Coloring Snow and White Objects
Some times when we imagine snow we think of snow we imagine a fluffy, white covering. The fact is, if you look close enough you will see more color than white. With snow, the areas really are not white at all, but more a reflection of the surroundings. Snow might have a tint of blue that reflects the sky, or even gray if it’s an overcast day. In a nighttime scene you might have the moon casting light, which could make the snow appear more of a darker shade of blue. A lamp at night or the sunlight during the day would cast a glow in more of warm tones. Light would tend to be warmer and shadows are cooler in color.
Image by MakeItCrafty.com
Copics used on snow - B91 B95 B95 B97 YR31
When coloring snow objects you will want to leave the majority of the image white and color in the more prominent shadows.
For cooler shadows you can use light blue or purple colors for a cool crisp shadow or even cool gray. If there is a light reflecting a glow on the snow then add some faint yellow.
Image by MakeItCrafty.com
Copic Snow colors – N1 N3 N5 BG10 with color reflections
How to apply the ink to the object:
I like to think of the white as my lightest color which covers the majority of the object. I still use a dark and medium tone but the darkest marker is a light shade allowing for a smooth blend into the white area using my medium marker. When coloring the shadows within a snow object I use light and heavy squiggly lines and blending them into the white with the blender marker. This makes the snow look fluffy. Sometimes I moisten the paper with the blender marker, prior to adding the color, allowing the color to blend into the white portion. To finish it off you can add a little glitter to the snow or the Clear Atyou Spica pen works nicely.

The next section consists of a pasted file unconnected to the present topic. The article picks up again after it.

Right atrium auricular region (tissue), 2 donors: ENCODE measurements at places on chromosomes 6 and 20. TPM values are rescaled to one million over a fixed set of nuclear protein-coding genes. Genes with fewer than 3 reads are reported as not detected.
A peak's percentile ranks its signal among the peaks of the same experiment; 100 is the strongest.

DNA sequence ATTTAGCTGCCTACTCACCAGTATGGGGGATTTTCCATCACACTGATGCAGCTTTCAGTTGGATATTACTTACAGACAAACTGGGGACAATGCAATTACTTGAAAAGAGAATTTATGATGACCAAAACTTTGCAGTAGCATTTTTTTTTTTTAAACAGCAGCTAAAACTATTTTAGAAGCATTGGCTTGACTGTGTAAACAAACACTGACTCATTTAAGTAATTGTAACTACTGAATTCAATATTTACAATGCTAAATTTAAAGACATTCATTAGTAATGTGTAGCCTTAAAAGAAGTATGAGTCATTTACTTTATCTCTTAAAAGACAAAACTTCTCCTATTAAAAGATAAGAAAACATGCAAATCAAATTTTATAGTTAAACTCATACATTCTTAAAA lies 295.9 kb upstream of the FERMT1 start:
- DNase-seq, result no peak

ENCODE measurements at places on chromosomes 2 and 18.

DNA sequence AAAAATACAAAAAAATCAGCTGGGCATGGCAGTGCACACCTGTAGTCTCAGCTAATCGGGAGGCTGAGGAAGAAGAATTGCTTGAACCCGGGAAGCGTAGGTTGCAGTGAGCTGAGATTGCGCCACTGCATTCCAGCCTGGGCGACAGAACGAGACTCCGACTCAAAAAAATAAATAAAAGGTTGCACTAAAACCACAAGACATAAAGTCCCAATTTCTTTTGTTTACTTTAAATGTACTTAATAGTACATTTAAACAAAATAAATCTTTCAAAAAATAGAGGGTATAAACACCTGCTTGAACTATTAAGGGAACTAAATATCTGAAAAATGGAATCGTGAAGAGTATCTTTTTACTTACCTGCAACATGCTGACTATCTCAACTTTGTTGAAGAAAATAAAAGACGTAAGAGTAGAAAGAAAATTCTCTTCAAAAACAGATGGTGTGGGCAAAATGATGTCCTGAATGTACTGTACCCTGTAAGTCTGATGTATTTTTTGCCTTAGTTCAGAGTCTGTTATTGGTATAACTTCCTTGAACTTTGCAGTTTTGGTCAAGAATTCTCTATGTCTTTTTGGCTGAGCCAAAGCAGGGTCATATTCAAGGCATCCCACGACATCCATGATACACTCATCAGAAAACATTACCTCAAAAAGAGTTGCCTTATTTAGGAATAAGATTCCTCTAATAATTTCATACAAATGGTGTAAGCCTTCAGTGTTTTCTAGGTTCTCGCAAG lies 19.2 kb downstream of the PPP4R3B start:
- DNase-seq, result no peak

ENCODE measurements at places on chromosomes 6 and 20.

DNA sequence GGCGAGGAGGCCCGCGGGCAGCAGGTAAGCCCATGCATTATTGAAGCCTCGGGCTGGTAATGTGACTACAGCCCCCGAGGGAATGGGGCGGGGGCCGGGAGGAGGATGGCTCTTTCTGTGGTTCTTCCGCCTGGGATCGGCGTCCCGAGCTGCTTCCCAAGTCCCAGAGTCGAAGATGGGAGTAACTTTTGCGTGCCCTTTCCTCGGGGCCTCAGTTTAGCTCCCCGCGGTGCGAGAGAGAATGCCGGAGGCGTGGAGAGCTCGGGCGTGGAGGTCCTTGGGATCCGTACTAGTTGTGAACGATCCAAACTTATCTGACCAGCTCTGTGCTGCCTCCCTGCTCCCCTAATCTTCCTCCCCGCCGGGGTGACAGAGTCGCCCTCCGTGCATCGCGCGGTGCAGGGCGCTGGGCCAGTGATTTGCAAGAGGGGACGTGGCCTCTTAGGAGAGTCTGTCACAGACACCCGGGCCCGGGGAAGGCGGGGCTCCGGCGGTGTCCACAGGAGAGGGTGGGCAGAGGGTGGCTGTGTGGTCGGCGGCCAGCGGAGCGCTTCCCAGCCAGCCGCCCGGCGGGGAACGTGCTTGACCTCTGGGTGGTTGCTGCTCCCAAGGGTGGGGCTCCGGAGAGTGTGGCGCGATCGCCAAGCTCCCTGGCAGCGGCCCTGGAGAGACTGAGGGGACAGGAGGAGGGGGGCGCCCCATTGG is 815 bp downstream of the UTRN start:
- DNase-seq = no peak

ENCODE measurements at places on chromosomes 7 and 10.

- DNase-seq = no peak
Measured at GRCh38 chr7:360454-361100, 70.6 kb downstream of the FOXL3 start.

Image by Makeitcrafty.com
Copic - Sooty snow colors N1 N3 N5 N7 BG10
Coloring White Objects
This same thing applies to coloring white objects. The slight difference would be that an object that lives and breathes would have more warm tones such as E40, E50, W1, vs. ones that are inanimate object would be cool to the touch so would have the neutral tones within the N series of markers. If it were an object that would be cool to the touch you would use cool tones such as the lighter BG000, B000, BV20 and C1 just to name a few. Most of us color on white card stock when coloring, so just remember to add slight color to the shadowed areas of the actual object and color in the background as this will leave the object looking more obviously white and give you the strongest white results.
Color the Background (airbrushed, blender pen for clouds)
Add in color in the shadowed areas
We can see that coloring white and coloring snow are both similar. They do not need to be time consuming. Just pick your colors and place them in the shadow areas. Use your best judgment on light placement. Remember to have fun…it is only ink and paper.
Intermediate Copic Certified designer
Published in Copic Color Guide 2 and 3
Author of Build-a-Book Technique guide (for my Copic retreats)
Published instructional video through Anniesonline.com classes